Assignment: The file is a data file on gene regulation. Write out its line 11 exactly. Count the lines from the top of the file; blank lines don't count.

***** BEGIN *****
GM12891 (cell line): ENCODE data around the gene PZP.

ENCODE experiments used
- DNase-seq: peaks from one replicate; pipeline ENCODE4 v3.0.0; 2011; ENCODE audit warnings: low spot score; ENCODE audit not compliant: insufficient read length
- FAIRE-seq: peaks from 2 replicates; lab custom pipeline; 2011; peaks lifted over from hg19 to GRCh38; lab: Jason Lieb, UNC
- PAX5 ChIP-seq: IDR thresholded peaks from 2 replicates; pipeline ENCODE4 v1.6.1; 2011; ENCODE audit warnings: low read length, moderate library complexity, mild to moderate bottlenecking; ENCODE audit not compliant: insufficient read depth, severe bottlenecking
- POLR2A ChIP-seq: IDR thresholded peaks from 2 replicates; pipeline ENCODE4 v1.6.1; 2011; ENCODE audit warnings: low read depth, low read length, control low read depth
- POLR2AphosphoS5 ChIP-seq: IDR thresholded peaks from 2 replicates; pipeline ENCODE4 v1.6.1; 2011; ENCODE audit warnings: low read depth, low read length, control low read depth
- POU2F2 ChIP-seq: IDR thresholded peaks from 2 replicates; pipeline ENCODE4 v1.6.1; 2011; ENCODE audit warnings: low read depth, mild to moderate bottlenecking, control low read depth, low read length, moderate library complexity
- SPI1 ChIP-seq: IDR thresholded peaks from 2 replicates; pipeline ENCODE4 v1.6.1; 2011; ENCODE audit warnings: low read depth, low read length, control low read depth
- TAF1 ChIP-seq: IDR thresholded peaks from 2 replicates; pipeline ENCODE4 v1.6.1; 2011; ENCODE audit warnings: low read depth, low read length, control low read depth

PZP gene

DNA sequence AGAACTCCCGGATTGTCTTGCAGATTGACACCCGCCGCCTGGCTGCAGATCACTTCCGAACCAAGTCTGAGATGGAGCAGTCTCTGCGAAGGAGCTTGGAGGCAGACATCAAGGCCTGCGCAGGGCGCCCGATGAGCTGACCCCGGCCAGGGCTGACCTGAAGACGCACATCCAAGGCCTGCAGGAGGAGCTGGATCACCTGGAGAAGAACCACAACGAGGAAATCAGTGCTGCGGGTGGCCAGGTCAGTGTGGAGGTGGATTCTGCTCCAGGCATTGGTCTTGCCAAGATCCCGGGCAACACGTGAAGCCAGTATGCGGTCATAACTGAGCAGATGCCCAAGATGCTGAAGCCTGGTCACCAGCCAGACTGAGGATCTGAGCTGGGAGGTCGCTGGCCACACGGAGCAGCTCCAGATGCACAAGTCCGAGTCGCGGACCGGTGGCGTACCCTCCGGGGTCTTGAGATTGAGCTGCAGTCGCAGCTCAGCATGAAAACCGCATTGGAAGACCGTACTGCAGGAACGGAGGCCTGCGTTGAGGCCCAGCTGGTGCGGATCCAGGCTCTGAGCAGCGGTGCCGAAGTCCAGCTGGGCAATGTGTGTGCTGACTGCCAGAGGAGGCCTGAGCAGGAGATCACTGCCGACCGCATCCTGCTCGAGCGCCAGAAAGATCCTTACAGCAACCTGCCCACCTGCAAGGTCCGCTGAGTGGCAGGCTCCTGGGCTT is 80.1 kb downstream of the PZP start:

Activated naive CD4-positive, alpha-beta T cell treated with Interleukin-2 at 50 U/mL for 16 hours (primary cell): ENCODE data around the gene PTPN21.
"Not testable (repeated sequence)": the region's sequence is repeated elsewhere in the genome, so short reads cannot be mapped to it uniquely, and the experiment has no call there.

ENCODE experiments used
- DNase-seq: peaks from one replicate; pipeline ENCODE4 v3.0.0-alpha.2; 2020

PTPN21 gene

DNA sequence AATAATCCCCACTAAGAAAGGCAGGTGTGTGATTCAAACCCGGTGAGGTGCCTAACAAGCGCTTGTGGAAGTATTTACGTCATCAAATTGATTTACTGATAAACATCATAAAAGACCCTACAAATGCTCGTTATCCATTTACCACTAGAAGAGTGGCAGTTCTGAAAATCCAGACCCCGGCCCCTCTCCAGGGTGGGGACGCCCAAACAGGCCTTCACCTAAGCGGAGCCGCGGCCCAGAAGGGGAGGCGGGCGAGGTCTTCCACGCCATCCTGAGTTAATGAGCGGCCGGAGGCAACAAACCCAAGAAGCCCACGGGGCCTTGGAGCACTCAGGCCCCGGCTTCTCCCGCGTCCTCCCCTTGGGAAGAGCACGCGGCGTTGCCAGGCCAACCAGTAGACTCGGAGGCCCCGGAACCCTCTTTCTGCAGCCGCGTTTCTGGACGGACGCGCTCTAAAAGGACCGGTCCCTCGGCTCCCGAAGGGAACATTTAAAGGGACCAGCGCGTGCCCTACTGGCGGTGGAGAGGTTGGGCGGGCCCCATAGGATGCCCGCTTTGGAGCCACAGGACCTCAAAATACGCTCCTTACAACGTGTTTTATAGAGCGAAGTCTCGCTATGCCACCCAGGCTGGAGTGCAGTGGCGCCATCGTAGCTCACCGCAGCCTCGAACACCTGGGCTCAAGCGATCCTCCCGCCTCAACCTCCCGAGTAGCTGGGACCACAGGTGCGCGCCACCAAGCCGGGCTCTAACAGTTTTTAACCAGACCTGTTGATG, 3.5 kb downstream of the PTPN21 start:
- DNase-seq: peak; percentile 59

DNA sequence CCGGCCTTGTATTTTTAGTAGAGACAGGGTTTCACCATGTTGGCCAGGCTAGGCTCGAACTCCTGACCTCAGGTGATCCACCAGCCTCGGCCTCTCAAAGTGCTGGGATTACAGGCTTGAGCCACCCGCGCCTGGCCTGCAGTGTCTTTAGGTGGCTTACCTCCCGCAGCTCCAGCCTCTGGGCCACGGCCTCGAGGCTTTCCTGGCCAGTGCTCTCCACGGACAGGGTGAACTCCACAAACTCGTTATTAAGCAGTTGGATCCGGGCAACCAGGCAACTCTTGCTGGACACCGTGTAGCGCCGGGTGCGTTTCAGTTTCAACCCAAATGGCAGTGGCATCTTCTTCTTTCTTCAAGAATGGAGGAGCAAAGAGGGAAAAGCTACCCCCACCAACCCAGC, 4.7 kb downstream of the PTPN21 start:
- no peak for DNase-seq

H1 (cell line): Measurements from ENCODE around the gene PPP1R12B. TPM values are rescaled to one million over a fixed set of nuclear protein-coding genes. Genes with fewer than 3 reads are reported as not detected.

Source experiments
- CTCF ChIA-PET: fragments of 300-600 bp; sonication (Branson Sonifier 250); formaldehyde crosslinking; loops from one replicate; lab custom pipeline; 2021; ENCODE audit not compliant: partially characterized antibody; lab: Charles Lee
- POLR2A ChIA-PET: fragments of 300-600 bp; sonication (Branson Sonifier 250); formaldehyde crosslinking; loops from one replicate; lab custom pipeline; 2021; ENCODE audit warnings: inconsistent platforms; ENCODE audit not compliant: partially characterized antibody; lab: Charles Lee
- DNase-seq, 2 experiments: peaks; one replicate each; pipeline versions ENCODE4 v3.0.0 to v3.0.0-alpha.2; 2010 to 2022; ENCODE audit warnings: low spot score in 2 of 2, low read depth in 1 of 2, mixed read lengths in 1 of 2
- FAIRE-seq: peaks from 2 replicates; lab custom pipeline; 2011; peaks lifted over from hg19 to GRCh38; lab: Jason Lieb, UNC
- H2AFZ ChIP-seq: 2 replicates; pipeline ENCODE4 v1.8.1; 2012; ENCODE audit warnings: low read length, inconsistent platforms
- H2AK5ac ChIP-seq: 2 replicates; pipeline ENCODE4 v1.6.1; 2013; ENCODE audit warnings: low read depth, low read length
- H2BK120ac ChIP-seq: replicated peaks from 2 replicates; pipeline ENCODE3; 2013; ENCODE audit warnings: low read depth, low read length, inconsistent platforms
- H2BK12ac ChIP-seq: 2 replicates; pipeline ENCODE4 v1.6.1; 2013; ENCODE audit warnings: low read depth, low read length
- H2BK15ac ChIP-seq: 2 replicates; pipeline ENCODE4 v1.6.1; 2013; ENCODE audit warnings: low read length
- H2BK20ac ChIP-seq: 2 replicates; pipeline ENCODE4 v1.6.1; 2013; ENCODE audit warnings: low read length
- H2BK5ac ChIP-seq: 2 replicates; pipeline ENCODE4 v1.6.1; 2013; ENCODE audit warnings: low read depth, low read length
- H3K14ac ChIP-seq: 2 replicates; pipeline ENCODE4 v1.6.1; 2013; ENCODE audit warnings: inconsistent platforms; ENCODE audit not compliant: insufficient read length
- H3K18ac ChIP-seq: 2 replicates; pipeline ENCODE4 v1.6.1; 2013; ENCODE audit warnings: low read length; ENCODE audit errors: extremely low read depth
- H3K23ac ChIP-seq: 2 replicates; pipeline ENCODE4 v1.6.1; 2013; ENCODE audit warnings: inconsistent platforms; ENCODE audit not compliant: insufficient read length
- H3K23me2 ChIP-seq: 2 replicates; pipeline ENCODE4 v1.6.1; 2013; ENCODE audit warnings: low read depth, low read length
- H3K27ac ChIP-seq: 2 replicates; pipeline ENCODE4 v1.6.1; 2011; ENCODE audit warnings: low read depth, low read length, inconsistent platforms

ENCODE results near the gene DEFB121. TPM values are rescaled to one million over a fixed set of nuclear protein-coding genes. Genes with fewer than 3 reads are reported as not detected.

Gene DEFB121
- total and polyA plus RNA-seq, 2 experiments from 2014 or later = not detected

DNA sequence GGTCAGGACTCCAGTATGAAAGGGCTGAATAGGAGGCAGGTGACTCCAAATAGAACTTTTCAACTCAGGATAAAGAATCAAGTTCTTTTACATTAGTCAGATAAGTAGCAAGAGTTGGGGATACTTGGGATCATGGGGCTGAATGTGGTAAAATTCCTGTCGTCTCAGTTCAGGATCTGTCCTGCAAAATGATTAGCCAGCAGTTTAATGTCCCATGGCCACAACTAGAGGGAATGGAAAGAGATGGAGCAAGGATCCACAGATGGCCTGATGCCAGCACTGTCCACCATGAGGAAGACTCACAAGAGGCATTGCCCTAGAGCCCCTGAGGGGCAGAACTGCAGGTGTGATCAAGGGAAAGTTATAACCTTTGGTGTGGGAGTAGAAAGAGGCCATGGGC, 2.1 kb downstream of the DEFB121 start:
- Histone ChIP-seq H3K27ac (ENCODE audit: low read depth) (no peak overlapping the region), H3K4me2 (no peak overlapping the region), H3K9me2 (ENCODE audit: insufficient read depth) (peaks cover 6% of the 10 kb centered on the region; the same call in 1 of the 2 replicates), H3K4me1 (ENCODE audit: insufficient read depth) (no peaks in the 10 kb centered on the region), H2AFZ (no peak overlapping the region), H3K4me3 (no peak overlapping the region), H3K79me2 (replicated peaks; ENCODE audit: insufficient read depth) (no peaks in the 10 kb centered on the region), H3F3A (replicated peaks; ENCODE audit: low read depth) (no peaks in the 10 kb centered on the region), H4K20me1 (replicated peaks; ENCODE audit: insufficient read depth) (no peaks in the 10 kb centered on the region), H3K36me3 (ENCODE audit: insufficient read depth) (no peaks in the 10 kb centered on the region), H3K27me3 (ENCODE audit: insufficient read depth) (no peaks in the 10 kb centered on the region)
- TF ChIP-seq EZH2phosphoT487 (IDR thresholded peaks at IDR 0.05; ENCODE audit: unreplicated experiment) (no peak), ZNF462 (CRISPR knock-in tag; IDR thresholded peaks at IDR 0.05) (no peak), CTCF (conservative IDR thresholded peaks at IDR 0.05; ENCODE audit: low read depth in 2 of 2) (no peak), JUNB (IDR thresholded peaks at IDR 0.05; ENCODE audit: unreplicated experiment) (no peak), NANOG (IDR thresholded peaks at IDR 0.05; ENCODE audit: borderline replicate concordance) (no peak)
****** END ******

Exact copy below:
PZP gene